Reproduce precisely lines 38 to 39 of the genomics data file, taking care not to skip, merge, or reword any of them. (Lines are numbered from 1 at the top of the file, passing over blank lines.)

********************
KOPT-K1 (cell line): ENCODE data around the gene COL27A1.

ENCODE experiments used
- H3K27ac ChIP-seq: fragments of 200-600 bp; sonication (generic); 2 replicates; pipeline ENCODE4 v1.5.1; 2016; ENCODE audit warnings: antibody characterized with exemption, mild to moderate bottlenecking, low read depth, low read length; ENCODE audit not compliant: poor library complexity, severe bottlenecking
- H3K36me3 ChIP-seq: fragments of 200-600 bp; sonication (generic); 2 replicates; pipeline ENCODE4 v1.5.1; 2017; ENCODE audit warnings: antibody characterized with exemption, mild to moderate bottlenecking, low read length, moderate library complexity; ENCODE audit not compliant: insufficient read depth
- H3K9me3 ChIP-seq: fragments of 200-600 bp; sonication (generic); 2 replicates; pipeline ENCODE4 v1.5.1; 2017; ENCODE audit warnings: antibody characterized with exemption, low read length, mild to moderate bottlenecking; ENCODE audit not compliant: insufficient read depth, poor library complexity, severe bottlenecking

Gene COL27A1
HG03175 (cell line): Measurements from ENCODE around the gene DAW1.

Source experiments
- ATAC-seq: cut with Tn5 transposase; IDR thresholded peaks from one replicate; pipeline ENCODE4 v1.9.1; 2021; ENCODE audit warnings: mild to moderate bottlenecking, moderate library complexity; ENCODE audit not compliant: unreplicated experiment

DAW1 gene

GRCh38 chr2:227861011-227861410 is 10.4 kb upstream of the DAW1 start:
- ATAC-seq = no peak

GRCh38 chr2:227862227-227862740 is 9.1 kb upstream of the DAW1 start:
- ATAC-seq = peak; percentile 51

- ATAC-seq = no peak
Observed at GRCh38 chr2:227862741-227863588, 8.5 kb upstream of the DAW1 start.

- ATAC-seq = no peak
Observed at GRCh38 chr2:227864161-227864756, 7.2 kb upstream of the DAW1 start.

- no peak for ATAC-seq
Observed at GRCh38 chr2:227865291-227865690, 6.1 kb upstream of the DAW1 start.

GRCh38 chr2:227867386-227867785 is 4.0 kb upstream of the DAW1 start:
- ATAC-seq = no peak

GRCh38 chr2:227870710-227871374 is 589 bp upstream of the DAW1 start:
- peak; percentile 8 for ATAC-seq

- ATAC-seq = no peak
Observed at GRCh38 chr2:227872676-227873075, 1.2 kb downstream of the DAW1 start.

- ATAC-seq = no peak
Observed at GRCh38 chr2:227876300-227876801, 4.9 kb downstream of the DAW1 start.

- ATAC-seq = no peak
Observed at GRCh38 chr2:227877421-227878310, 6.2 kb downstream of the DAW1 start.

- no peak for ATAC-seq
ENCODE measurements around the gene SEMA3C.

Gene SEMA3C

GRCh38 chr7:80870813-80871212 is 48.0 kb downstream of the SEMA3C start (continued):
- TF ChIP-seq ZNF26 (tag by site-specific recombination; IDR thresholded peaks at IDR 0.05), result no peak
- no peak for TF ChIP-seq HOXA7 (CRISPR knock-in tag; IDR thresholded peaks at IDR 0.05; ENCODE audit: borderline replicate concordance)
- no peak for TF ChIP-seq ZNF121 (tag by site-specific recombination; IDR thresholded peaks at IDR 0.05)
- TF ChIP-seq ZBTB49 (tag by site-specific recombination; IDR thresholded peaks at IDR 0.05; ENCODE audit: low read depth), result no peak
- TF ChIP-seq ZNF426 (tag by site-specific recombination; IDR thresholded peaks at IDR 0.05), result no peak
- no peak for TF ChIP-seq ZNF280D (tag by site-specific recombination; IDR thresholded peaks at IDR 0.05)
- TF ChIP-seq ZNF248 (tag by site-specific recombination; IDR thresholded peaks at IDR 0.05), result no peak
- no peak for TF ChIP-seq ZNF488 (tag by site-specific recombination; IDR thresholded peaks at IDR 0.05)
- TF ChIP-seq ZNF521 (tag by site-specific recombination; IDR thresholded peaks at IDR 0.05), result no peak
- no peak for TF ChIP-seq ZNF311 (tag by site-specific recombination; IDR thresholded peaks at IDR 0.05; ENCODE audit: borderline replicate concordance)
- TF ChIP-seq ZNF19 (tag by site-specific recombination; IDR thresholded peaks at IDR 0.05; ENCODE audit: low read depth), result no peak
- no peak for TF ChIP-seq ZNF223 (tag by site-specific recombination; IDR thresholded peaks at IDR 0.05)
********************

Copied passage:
- TF ChIP-seq ZBTB49 (tag by site-specific recombination; IDR thresholded peaks at IDR 0.05; ENCODE audit: low read depth), result no peak
- TF ChIP-seq ZNF426 (tag by site-specific recombination; IDR thresholded peaks at IDR 0.05), result no peak